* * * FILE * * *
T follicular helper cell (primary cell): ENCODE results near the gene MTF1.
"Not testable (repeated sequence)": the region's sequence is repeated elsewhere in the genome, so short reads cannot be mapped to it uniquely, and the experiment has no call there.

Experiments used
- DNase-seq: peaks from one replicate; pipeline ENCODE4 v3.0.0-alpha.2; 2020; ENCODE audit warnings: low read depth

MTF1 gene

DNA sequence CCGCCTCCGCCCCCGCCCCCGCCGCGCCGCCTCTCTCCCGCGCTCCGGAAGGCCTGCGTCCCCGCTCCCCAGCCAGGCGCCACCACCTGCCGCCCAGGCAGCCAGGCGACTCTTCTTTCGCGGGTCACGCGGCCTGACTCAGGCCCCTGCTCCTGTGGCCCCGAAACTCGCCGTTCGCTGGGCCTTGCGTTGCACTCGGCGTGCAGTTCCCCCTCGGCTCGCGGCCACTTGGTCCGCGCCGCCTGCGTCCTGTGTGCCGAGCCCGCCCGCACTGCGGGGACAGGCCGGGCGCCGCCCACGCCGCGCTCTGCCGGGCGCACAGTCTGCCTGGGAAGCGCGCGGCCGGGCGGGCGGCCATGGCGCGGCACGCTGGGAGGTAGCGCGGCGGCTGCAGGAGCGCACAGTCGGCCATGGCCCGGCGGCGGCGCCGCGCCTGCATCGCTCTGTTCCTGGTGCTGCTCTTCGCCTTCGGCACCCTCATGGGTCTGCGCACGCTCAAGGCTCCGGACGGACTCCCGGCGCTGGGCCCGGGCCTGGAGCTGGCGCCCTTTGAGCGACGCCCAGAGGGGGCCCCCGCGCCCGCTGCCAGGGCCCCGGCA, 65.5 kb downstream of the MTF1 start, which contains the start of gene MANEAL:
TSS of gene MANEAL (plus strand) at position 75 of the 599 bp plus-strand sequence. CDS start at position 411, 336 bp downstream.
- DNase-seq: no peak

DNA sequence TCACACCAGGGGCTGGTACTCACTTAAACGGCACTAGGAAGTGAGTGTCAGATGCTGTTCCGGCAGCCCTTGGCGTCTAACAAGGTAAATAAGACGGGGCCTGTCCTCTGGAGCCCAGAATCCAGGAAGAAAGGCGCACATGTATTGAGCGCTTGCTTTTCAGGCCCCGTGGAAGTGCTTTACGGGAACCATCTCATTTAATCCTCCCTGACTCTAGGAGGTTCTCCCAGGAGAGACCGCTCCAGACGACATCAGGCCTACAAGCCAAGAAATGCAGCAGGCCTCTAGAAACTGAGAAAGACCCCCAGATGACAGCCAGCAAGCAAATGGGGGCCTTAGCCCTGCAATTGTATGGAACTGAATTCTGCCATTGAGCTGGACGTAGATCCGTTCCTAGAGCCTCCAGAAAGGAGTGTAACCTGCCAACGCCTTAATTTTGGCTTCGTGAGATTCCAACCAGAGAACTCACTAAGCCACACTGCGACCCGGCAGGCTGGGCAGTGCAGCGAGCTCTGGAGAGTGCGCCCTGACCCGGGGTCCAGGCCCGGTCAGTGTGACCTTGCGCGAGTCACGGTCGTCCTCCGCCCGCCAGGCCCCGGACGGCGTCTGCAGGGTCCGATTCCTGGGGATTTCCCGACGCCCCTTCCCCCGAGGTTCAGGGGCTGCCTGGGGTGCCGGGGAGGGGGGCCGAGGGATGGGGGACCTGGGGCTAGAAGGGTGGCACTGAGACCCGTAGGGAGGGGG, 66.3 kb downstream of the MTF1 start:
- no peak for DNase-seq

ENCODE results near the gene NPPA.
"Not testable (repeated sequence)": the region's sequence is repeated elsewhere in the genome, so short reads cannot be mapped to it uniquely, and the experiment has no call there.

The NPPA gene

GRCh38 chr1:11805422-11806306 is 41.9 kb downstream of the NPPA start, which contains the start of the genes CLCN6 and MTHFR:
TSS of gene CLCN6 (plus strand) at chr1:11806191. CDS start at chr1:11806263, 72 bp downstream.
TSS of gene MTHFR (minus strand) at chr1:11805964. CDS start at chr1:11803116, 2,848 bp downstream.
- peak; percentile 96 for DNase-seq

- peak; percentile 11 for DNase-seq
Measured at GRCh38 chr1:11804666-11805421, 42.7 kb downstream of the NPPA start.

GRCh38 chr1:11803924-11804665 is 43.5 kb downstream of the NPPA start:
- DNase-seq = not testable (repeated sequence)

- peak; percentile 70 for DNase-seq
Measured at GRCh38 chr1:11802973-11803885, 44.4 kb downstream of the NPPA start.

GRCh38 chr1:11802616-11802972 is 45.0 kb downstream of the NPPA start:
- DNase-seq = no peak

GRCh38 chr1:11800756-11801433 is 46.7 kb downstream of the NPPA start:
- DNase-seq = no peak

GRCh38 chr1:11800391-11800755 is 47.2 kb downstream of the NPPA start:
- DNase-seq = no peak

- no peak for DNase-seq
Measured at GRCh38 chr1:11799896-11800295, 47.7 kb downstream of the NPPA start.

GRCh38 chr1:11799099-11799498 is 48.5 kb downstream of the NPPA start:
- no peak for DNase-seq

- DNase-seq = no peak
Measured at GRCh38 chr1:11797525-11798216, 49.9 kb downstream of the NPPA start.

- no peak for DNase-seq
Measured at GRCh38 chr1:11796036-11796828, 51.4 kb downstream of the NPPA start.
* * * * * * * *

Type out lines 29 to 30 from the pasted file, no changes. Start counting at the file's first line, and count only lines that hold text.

- DNase-seq = no peak

- no peak for DNase-seq